Open to the Public
Suggested activities View All
What you need to know View All
Independence Lake is one of the most pristine alpine lakes west of the Rockies. The lake and surrounding alpine forests offer exceptional recreation, including hiking, fishing, kayaking and bird watching in the beautiful Sierra Nevada.
- Click the visit tab above to get details about planning your visit to Independence Lake Preserve
- See how we're protecting the Truckee River watershed downstream of Independence Lake
- Get information about visiting other nearby preserves managed by The Nature Conservancy in Nevada
- Find out how you can help secure the future of the preserve through the Independence Lake Legacy Fund
- Sign up to become a volunteer
- Stay connected with The Nature Conservancy in Nevada through our Great Places Network, Facebook or Twitter
- See beautiful photos of Independence Lake and other places we work around Nevada
About Independence Lake Preserve
Independence Lake's beauty and rustic nature are matched only by the amazing biodiversity that it supports. Independence Lake is home to one of only two wild, self-sustaining lake populations of Lahontan cutthroat trout in the world - a fish that has been lost from 99% of its historic range. Independence Lake also plays an important role in providing clean drinking water to western Nevada by acting as storage for water needed during drought.
Supporting Fish, Wildlife, and People
In addition to the Lahontan cutthroat trout, Independence Lake hosts populations of six other native Lahontan fishes that have lived here since glaciers disappeared some 10,000 years ago. Because of its pristine nature and intact ecosystem, Independence Lake has become a unique refuge for rare fish.
The surrounding pine forest is home to black bear, mountain lion, and mule deer. Bald eagles and osprey can be seen from the shorelines, hunting fish. A wolverine has also been spotted near the lake. The region is also home to rare species like the willow flycatcher, mountain yellow-legged frog and Sierra Nevada mountain beaver.
Independence Lake also plays an important role in supporting human communities. As a part of the Truckee River watershed, the lake is a crucial part of the system that supplies clean drinking water to northern Nevada, including Reno and Sparks–particularly during drought.
Independence Lake at Risk
The pristine status of Independence Lake still faces threats. If aquatic invasive species such as quagga mussels, New Zealand mud snails, and Eurasian water-milfoil find their way to Independence Lake, they could severely disrupt recreation, the lake's healthy ecosystem, and the delivery of clean drinking water. In addition, these invasives could affect the lake's unique assemblage of native fish.
Aquatic invasive species can clog water pipes and valves; they can cover beaches with sharp shells; and they can fill calm waters with thick mats of smelly aquatic plants. If we are to enjoy Independence Lake's unspoiled beauty in the future, it is critical that we keep out these unwanted species.Boat movement between lakes has been identified as the primary means for these aquatic invaders to get established in previously unaffected lakes.
We have also been working to thin the forest around the lake to reduce the risk of catastrophic wildfire, which destroys habitat and can cause serious erosion into the lake and stream, compromising water quality.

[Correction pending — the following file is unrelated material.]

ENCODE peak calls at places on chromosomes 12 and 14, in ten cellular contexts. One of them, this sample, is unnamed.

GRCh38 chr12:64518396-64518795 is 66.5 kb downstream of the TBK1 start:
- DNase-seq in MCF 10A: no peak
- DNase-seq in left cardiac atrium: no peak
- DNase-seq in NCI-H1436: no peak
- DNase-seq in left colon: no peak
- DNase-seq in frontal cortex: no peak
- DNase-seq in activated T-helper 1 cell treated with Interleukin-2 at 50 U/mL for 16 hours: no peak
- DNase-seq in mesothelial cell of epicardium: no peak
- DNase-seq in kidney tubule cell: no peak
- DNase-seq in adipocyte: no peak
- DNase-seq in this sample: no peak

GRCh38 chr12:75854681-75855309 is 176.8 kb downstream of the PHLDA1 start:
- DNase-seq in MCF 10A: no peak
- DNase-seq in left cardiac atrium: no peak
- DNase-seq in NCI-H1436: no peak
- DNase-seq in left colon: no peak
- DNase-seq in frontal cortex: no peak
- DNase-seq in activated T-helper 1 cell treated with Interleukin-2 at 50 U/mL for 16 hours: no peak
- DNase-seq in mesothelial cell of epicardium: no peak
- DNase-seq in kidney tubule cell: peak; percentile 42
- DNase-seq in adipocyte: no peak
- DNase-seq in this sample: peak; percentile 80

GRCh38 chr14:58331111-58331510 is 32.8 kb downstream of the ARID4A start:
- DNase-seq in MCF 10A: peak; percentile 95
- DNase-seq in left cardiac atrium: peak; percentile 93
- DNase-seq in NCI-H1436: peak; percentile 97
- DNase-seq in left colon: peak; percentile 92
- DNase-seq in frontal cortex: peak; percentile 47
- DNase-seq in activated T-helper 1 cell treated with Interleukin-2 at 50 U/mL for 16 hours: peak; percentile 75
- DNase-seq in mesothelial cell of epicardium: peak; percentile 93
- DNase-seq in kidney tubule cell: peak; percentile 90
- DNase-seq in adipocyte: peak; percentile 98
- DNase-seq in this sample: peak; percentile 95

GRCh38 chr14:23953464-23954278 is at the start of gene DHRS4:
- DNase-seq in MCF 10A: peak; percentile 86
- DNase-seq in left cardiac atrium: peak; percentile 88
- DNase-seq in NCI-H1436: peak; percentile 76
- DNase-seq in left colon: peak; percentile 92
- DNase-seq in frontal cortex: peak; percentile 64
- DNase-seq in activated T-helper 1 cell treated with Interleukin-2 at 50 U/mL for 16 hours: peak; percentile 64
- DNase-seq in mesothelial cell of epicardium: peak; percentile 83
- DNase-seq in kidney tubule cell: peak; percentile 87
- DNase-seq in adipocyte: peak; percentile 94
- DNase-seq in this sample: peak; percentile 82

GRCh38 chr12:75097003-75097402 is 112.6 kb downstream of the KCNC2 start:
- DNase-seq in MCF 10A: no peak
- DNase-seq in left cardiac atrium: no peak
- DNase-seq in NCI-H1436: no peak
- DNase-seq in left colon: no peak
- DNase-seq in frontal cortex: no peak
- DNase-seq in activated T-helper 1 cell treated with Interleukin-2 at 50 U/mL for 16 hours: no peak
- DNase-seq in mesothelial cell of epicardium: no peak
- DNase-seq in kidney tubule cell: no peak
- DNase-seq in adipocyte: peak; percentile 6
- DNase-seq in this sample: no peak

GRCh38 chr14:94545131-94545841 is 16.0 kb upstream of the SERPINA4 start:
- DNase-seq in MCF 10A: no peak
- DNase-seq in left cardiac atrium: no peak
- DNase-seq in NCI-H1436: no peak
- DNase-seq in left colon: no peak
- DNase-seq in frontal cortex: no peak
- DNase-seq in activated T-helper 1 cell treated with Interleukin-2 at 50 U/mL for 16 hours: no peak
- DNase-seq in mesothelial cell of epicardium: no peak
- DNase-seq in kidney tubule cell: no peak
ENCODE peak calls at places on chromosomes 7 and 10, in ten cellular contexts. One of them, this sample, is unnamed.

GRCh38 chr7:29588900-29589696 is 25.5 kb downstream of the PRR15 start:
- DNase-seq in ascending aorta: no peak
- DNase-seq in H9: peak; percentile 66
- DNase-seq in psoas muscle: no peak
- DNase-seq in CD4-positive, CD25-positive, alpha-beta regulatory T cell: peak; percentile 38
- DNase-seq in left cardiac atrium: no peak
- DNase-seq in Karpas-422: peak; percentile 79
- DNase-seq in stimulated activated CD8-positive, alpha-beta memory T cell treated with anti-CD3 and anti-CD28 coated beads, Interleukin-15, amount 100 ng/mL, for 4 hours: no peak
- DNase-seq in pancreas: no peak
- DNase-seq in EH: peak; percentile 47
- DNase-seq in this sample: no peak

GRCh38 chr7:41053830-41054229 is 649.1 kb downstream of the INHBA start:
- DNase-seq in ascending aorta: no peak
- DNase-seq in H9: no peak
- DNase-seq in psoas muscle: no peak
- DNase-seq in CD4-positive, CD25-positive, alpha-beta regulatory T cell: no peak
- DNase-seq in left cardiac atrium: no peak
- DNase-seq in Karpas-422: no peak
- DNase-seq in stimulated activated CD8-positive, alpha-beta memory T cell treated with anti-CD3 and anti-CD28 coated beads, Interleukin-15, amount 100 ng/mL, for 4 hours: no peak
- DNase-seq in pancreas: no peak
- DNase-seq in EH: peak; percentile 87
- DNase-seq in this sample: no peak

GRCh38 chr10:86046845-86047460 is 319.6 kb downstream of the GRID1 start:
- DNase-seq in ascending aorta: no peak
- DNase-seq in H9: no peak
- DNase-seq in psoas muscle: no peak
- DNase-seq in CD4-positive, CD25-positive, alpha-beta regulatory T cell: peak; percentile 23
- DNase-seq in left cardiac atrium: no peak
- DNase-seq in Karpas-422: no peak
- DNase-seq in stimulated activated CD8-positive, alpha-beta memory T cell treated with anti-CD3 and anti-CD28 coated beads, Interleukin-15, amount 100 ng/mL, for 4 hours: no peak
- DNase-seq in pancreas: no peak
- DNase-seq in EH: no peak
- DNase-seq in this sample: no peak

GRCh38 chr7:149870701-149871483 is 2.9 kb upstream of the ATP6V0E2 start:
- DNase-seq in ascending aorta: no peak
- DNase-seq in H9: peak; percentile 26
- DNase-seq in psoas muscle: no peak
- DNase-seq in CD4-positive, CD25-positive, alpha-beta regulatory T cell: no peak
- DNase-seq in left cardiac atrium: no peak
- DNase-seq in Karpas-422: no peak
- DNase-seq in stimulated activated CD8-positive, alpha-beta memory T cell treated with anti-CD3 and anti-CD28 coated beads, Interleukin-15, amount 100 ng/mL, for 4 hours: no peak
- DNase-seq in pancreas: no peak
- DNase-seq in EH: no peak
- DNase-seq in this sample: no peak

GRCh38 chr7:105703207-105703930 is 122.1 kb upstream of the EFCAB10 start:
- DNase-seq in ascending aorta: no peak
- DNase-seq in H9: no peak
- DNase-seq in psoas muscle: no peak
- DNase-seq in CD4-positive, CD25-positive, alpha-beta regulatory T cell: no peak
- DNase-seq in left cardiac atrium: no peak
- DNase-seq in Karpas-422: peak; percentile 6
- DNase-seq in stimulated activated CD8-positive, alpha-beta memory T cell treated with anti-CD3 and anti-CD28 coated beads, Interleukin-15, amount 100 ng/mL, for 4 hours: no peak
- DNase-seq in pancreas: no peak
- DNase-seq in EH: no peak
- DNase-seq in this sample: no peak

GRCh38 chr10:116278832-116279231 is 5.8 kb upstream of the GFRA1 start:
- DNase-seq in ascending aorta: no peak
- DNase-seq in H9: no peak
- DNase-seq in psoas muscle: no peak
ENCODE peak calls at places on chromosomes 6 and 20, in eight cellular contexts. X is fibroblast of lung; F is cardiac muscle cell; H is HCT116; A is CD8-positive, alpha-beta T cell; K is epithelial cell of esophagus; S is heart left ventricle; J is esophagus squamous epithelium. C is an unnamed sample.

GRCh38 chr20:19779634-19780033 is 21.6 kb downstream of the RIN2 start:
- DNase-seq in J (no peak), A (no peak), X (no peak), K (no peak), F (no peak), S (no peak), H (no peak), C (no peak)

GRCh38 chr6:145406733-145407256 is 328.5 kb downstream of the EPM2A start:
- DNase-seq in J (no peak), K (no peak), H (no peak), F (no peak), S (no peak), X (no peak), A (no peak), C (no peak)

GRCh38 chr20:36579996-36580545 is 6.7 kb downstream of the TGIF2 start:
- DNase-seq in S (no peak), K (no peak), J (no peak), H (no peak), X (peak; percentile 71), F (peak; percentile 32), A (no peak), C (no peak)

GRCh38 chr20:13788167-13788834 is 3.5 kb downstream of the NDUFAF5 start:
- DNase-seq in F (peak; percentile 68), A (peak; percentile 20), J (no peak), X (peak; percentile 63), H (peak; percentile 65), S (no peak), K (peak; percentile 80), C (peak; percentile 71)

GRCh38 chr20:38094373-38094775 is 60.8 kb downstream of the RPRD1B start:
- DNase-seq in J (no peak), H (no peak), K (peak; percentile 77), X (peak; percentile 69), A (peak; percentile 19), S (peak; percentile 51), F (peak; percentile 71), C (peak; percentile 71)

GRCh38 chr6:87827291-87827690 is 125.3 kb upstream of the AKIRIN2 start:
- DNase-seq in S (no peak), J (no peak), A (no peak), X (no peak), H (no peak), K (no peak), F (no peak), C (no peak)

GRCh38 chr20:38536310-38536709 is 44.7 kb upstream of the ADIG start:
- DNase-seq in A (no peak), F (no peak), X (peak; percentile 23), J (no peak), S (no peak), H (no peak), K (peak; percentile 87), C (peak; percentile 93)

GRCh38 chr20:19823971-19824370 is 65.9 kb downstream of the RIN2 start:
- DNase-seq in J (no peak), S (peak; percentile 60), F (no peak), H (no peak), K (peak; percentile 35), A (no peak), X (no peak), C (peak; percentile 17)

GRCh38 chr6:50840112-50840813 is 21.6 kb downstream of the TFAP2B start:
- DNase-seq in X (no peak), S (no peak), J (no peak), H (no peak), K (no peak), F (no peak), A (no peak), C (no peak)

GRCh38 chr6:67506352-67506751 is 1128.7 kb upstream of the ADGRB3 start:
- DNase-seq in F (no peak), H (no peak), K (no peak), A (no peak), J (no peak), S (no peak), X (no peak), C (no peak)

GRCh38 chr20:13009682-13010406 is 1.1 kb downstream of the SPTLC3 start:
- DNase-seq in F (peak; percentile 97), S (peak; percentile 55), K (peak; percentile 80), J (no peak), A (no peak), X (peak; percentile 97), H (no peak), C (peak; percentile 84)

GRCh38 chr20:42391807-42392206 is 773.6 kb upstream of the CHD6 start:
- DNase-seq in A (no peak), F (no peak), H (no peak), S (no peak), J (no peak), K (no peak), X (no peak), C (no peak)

The Vision for Independence Lake
The Nature Conservancy acquired property around Independence Lake in late April 2010, and now we are working with partners to:
- Preserve critical habitat for native fish and wildlife
- Reduce the risk of introduction of aquatic invasive plants and animals
- Implement forest management strategies to decrease the risk of wildfire and subsequent erosion into the lake
- Allow visitors to enjoy the lake in ways that are compatible with the conservation of this precious resource
Independence Lake is a priority for the Northern Sierra Partnership, an alliance dedicated to cooperative action that will conserve the lands and waters of the Northern Sierra, and enhance its communities and local economies, for future generations.
The Nature Conservancy will continue to manage Independence Lake with the help of partners like the Truckee Donner Land Trust, who will jointly provide for public access and recreation at Independence Lake. The lake and forests will be managed to sustain fish and wildlife and to provide a continuing supply of clean water to communities downstream.
Other partners include:
- Bella Vista Foundation
- California Department of Fish and Wildlife
- California Natural Resources Agency
- California Trout
- California Wildlife Conservation Board
- National Fish and Wildlife Foundation
- National Forest Foundation
- Northern Sierra Partnership
- NV Energy
- David and Lucile Packard Foundation
- Sierra Business Council
- Sierra Nevada Conservancy
- Trout Unlimited
- Truckee Donner Land Trust
- Truckee Meadows Water Authority
- Truckee River Fund of the Community Foundation of Western Nevada
- Truckee River Watershed Council
- U.S. Bureau of Reclamation
- U.S. Fish and Wildlife Service
- U.S. Forest Service
- U.S. Geological Survey
- U.S. Senator Harry Reid
These images on Flickr capture the beauty of a day at Independence Lake Preserve amid the fall colors.
Tagging Lathontan cutthroat trout is an important part of ongoing research at the preserve.
See how our forest thinning at Independence Lake Preserve is making a difference.
You'll be amazed at the beauty and serenity of this Sierra Nevada lake.